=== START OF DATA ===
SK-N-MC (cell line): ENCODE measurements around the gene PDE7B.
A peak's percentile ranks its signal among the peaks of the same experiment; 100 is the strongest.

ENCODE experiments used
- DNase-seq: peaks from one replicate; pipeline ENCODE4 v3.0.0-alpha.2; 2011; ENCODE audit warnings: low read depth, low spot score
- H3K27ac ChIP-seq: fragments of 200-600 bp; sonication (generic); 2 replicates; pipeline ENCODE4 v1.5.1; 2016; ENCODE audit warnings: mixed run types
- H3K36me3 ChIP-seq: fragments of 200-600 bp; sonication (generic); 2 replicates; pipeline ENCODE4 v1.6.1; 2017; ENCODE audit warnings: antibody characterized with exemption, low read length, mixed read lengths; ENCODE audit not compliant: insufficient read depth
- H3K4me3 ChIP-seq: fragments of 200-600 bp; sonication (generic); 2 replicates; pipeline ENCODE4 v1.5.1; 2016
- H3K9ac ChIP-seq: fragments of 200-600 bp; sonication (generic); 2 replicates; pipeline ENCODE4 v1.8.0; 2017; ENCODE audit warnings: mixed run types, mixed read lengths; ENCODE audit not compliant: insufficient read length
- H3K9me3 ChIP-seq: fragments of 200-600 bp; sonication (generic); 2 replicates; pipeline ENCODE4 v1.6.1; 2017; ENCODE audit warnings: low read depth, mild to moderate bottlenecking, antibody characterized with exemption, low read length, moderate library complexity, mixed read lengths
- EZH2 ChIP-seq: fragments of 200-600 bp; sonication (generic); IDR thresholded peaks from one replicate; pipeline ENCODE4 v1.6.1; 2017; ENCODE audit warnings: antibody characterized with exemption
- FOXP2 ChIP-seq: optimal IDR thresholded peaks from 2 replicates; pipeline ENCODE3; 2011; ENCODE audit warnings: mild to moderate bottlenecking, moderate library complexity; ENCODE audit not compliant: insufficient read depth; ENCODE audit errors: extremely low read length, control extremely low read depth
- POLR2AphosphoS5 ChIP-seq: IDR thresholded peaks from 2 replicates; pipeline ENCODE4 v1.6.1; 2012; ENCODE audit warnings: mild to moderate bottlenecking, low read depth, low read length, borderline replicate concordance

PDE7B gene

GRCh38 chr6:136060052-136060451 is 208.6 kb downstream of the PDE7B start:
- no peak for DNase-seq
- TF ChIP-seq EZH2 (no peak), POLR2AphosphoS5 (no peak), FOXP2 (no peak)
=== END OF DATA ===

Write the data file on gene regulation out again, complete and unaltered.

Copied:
SK-N-MC (cell line): ENCODE measurements around the gene PDE7B.
A peak's percentile ranks its signal among the peaks of the same experiment; 100 is the strongest.

ENCODE experiments used
- DNase-seq: peaks from one replicate; pipeline ENCODE4 v3.0.0-alpha.2; 2011; ENCODE audit warnings: low read depth, low spot score
- H3K27ac ChIP-seq: fragments of 200-600 bp; sonication (generic); 2 replicates; pipeline ENCODE4 v1.5.1; 2016; ENCODE audit warnings: mixed run types
- H3K36me3 ChIP-seq: fragments of 200-600 bp; sonication (generic); 2 replicates; pipeline ENCODE4 v1.6.1; 2017; ENCODE audit warnings: antibody characterized with exemption, low read length, mixed read lengths; ENCODE audit not compliant: insufficient read depth
- H3K4me3 ChIP-seq: fragments of 200-600 bp; sonication (generic); 2 replicates; pipeline ENCODE4 v1.5.1; 2016
- H3K9ac ChIP-seq: fragments of 200-600 bp; sonication (generic); 2 replicates; pipeline ENCODE4 v1.8.0; 2017; ENCODE audit warnings: mixed run types, mixed read lengths; ENCODE audit not compliant: insufficient read length
- H3K9me3 ChIP-seq: fragments of 200-600 bp; sonication (generic); 2 replicates; pipeline ENCODE4 v1.6.1; 2017; ENCODE audit warnings: low read depth, mild to moderate bottlenecking, antibody characterized with exemption, low read length, moderate library complexity, mixed read lengths
- EZH2 ChIP-seq: fragments of 200-600 bp; sonication (generic); IDR thresholded peaks from one replicate; pipeline ENCODE4 v1.6.1; 2017; ENCODE audit warnings: antibody characterized with exemption
- FOXP2 ChIP-seq: optimal IDR thresholded peaks from 2 replicates; pipeline ENCODE3; 2011; ENCODE audit warnings: mild to moderate bottlenecking, moderate library complexity; ENCODE audit not compliant: insufficient read depth; ENCODE audit errors: extremely low read length, control extremely low read depth
- POLR2AphosphoS5 ChIP-seq: IDR thresholded peaks from 2 replicates; pipeline ENCODE4 v1.6.1; 2012; ENCODE audit warnings: mild to moderate bottlenecking, low read depth, low read length, borderline replicate concordance

PDE7B gene

GRCh38 chr6:136060052-136060451 is 208.6 kb downstream of the PDE7B start:
- no peak for DNase-seq
- TF ChIP-seq EZH2 (no peak), POLR2AphosphoS5 (no peak), FOXP2 (no peak)